The canterbury tales, p.12
The Canterbury Tales,
Stille 1003 in that feeld he took al night his reste,
And dide with al the contree as him leste 1004.
1005 To ransake in the taas 1005 of bodies dede,
Hem for to strepe 1006 of harneis and of wede,
The1007 pilours diden bisinesse and cure,
After the bataille and disconfiture 1008.
And so bifel that in the taas they founde,
1010 Thurgh-girt 1010 with many a grevous blody wounde,
Two yonge knightes, ligginge by and by 1011,
Both in oon armes 1012 wroght ful richely;
Of whiche two, Arcita highte that oon,
And that oother knight highte Palamon.
1015 Nat fully quik 1015 ne fully dede they were,
But by hir cote-armures 1016 and by hir gere
The heraudes knew hem best in special 1017,
As they that weren of the blood royal
Of Thebes, and of sustren1019 two yborn.
1020 Out of the taas the pilours han hem torn
And han hem caried softe 1021 unto the tente
Of Theseus, and he ful soone hem sente
To Atthenes, to dwellen in prisoun
Perpetuelly; he nolde no raunsoun 1024.
1025 And whan this worthy duc hath thus ydoon,
He took his hoost and hom he rit anoon,
With laurer 1027 crowned as a conquerour;
And ther he liveth in joye and in honour
Terme of his lif 1029; what nedeth wordes mo?
1030 And in a tour 1030, in angwissh and in wo,
Dwellen this Palamon, and eek Arcite,
For everemoore; ther may no gold hem quite 1032.
This 1033 passeth yeer by yeer and day by day,
Til it fil ones 1034, in a morwe of May,
1035 That Emelye, that fairer was to sene 1035
Than is the lilye upon his stalke grene,
And fressher than the May with floures newe –
For with the rose colour 1038 stroof hir hewe;
I noot 1039 which was the finer of hem two –
1040 Er it were day, as was hir wone 1040 to do,
She was arisen and al redy dight 1041.
For May wol have no slogardye 1042 a-night;
The sesoun priketh 1043 every gentil herte,
And maketh it out of his sleep to sterte 1044,
1045 And seyth, ‘Aris, and do thin observaunce 1045!’
This maked Emelye have remembraunce
To doon honour to May, and for to rise.
Yclothed was she 1048 fressh for to devise;
Hir yelow heer was broided in a tresse 1049
1050 Bihinde hir bak, a yerde 1050 long, I gesse.
And in the gardin, at the sonne-upriste 1051,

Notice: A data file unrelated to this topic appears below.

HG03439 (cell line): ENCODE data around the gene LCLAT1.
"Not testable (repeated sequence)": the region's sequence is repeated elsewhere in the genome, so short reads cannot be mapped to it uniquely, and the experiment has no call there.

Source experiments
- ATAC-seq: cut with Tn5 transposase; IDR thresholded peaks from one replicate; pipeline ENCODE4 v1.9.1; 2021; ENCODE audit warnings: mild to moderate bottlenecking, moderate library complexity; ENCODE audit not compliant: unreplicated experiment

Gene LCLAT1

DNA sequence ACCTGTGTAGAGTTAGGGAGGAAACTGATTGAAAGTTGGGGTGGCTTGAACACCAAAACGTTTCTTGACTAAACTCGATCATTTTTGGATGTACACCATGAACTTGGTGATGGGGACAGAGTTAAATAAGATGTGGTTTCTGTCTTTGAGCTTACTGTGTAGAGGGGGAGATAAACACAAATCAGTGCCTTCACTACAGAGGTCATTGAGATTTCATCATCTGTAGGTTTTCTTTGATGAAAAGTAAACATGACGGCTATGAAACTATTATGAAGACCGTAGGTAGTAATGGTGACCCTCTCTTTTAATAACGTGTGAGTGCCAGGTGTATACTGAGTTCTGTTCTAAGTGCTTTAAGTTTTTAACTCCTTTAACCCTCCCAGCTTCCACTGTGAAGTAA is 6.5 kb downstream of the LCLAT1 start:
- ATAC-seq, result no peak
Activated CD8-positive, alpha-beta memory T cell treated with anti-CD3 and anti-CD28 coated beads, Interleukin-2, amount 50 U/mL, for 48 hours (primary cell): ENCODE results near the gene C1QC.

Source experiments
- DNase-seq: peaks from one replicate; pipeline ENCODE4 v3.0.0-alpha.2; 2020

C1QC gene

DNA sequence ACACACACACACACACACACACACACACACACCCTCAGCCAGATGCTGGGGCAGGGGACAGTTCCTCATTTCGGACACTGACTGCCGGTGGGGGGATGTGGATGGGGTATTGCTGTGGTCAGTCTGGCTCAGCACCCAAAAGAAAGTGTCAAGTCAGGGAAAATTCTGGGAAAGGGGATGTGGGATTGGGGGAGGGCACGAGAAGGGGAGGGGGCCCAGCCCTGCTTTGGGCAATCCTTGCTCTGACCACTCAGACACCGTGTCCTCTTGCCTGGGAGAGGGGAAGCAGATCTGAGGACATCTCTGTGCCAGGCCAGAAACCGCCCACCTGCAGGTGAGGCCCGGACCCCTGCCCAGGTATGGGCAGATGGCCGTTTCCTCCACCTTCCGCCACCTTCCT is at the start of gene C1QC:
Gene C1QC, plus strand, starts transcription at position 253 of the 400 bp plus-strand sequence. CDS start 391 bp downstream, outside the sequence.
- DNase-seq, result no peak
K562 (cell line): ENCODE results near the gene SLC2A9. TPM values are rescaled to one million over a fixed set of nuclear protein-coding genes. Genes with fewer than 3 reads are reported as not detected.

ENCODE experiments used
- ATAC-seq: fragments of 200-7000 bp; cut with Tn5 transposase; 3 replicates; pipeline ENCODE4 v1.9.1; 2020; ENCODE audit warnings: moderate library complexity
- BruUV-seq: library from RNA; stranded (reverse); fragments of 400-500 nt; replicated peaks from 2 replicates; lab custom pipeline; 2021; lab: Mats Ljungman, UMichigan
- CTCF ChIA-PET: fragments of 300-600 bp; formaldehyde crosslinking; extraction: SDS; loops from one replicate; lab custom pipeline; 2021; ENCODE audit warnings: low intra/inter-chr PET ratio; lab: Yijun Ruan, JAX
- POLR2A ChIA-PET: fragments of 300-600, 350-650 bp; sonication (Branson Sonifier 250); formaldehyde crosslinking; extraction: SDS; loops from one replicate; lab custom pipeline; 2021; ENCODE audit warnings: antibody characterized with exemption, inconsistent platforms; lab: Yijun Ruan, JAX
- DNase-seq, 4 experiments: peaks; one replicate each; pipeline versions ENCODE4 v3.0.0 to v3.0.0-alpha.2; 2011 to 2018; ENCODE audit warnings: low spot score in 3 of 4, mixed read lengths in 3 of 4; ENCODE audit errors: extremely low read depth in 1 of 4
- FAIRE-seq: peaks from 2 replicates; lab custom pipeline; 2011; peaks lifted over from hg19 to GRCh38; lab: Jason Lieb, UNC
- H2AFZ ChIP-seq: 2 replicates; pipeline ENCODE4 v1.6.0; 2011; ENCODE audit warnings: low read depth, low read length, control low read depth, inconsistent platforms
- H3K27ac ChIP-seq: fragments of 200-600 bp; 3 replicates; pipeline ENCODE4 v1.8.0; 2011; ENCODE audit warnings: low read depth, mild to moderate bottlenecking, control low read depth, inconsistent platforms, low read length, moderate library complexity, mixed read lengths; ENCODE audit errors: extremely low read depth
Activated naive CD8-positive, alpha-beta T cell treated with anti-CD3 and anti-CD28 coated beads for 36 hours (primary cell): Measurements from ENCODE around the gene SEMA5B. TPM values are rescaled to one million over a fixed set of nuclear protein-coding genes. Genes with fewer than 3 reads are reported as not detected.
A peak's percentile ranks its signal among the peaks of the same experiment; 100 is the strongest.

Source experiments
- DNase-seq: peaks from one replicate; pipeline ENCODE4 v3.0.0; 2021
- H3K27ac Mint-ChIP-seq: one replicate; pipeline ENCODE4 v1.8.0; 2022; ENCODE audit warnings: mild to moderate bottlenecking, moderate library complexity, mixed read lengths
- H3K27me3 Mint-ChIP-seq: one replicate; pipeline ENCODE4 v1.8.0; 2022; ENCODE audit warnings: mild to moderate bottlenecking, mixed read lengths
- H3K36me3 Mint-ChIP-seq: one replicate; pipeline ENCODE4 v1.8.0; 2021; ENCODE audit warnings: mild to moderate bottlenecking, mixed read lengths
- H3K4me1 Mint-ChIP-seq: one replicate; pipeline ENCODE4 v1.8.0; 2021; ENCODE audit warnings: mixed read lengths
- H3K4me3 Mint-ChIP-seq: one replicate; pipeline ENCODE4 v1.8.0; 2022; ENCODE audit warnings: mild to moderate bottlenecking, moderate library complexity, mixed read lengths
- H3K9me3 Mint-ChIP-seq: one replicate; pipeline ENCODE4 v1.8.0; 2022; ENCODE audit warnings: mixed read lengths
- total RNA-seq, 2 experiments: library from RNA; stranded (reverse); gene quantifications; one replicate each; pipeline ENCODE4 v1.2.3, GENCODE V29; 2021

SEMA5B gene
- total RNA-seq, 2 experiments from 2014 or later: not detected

She walketh up and doun, and as hir liste 1052
She gadreth floures, party 1053 white and rede,
To make a subtil 1054 gerland for hir hede,
1055 And as an aungel hevenisshly 1055 she song.
The grete tour, that was so thikke and strong,
Which of the castel was the chief dongeoun 1057,
Theras 1058 the knightes weren in prisoun
Of which I tolde yow and tellen shal,
1060 Was evene joinant 1060 to the gardin wal
Theras this Emelye hadde hir pleyinge 1061.
Bright was the sonne and cleer that morweninge,
And Palamon, this woful prisoner,
As was his wone, by leve 1064 of his gailer,
1065 Was risen and romed in a chambre an heigh 1065,
In which he al the noble citee seigh 1066,
And eek the gardin, ful of braunches grene,
Theras this fresshe Emelye the shene
Was in hir walk, and romed up and doun.
1070 This sorweful prisoner, this Palamoun,
Gooth in the chambre roming to and fro
And to himself compleining of his wo;
That he was born ful ofte he seide ‘allas!’
And so bifel, by aventure or cas 1074,
That thurgh a window, thikke of1075 many a barre
1075 Of iren greet and square as any sparre,
He caste his eye upon Emelya,
And therwithal he bleinte 1078 and cride ‘A!’
As thogh he stongen 1079 were unto the herte.
1080 And with that cry Arcite anoon up sterte 1080
And seide, ‘Cosin min, what eileth 1081 thee,
That art so pale and deedly 1082 on to see?
Why cridestow 1083? Who hath the doon offence?
For Goddes love, take al in pacience
1085 Oure prisoun, for it may noon oother be!
Fortune hath yeven us this adversitee.
Som wikke aspect 1087 or disposicioun
Of Saturne, by som constellacioun 1088,
Hath yeven us this, althogh we hadde it sworn 1089;
1090 So stood the hevene whan that we were born.
We mote 1091 endure; this is the short and plain.’
This Palamon answerde and seide again 1092:
‘Cosin, for sothe, of this opinioun
Thou hast a vein imaginacioun 1094.
1095 This prisoun caused me nat for to crye,
But I was hurt right now, thurghout 1096 min eye
Into min herte, that wol my bane be 1097.
The fairnesse of that lady that I se
Yond 1099 in the gardin romen to and fro
1100 Is cause of al my cryinge and my wo.
I noot1101 wher she be womman or goddesse,
But Venus is it soothly, as I gesse.’
And therwithal on knees doun he fil 1103
And seide, ‘Venus, if it be thy wil
1105 Yow in this gardin thus to transfigure
Bifore me, sorweful wrecched creature,
Out of this prisoun help that we may scape.
And if so be my destinee be shape 1108
By eterne word to dien in prisoun,
1110 Of oure linage 1110 have som compassioun,
That is so lowe ybroght by tyrannye.’
And with that word Arcite gan espye 1112
Wheras this lady romed to and fro,
And with that sighte hir beautee hurte him so,
1115 That if that Palamon was wounded soore 1115,
Arcite is hurt as muche as he or moore.
And with a sigh he seide pitously 1117:
‘The fresshe beautee sleeth me sodeinly
Of hire that rometh in the yonder 1119 place,
1120 And but 1120 I have hir mercy and hir grace,
That I may seen hire at the leeste weye 1121,
I nam but deed 1122; ther is namoore to seye.’
This Palamon, whan he tho 1123 wordes herde,
Despitously 1124 he loked, and answerde:
1125 ‘Wher seystow 1125 this in ernest, or in pley?’
‘Nay,’ quod Arcite, ‘in ernest, by my fey!
God help me so, me list ful ivele pleye 1127.’
This Palamon gan knitte his browes tweye.
‘It nere to thee1129’, quod he, ‘no greet honour
1130 For to be fals, ne for to be traitour
To me, that am thy cosin and thy brother
Ysworn ful depe, and ech of us til 1132 oother,
That nevere, for to dien in the peine 1133,
Til that the deeth departe 1134 shal us tweine,
1135 Neither of us in love to hindre oother,